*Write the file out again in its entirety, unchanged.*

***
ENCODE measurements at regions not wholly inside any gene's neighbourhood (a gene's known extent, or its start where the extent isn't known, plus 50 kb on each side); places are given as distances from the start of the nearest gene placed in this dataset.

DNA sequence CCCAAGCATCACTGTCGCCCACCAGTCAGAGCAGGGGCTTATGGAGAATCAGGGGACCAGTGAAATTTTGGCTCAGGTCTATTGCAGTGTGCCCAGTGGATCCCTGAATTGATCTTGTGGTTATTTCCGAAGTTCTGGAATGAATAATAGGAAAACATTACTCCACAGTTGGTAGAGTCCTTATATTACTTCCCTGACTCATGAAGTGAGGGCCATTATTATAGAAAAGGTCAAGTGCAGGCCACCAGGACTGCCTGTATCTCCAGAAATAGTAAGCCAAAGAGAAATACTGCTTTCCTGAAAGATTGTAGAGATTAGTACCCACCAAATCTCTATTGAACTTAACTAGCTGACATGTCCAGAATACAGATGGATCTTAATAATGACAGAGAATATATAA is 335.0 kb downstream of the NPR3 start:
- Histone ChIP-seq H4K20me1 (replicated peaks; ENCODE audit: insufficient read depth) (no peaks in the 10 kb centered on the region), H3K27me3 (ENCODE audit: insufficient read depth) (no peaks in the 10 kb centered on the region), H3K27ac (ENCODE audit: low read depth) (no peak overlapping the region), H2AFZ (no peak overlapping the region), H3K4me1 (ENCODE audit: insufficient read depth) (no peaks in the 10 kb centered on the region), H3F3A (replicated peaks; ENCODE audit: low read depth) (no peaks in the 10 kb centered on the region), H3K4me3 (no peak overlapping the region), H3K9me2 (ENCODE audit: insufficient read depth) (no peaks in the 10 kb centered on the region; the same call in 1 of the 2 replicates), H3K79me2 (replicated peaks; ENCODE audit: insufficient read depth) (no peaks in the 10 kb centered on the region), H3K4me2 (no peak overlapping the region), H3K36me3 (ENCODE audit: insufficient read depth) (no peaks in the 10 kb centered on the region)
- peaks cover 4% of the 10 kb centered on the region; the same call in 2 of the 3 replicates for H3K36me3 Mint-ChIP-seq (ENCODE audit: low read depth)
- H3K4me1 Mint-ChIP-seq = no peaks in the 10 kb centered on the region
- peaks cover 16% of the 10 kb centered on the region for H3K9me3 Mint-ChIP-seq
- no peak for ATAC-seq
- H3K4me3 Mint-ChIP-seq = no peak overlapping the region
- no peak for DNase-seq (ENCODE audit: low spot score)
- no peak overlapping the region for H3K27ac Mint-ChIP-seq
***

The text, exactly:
ENCODE measurements at regions not wholly inside any gene's neighbourhood (a gene's known extent, or its start where the extent isn't known, plus 50 kb on each side); places are given as distances from the start of the nearest gene placed in this dataset.

DNA sequence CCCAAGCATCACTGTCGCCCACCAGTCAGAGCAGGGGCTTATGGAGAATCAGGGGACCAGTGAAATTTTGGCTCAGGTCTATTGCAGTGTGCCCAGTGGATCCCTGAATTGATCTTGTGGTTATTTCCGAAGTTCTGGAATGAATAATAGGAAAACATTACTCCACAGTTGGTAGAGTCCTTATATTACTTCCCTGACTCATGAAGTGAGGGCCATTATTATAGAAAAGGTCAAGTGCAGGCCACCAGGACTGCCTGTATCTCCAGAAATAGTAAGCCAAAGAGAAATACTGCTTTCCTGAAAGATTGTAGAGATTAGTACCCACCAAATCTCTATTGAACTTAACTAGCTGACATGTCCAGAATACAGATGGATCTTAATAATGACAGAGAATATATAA is 335.0 kb downstream of the NPR3 start:
- Histone ChIP-seq H4K20me1 (replicated peaks; ENCODE audit: insufficient read depth) (no peaks in the 10 kb centered on the region), H3K27me3 (ENCODE audit: insufficient read depth) (no peaks in the 10 kb centered on the region), H3K27ac (ENCODE audit: low read depth) (no peak overlapping the region), H2AFZ (no peak overlapping the region), H3K4me1 (ENCODE audit: insufficient read depth) (no peaks in the 10 kb centered on the region), H3F3A (replicated peaks; ENCODE audit: low read depth) (no peaks in the 10 kb centered on the region), H3K4me3 (no peak overlapping the region), H3K9me2 (ENCODE audit: insufficient read depth) (no peaks in the 10 kb centered on the region; the same call in 1 of the 2 replicates), H3K79me2 (replicated peaks; ENCODE audit: insufficient read depth) (no peaks in the 10 kb centered on the region), H3K4me2 (no peak overlapping the region), H3K36me3 (ENCODE audit: insufficient read depth) (no peaks in the 10 kb centered on the region)
- peaks cover 4% of the 10 kb centered on the region; the same call in 2 of the 3 replicates for H3K36me3 Mint-ChIP-seq (ENCODE audit: low read depth)
- H3K4me1 Mint-ChIP-seq = no peaks in the 10 kb centered on the region
- peaks cover 16% of the 10 kb centered on the region for H3K9me3 Mint-ChIP-seq
- no peak for ATAC-seq
- H3K4me3 Mint-ChIP-seq = no peak overlapping the region
- no peak for DNase-seq (ENCODE audit: low spot score)
- no peak overlapping the region for H3K27ac Mint-ChIP-seq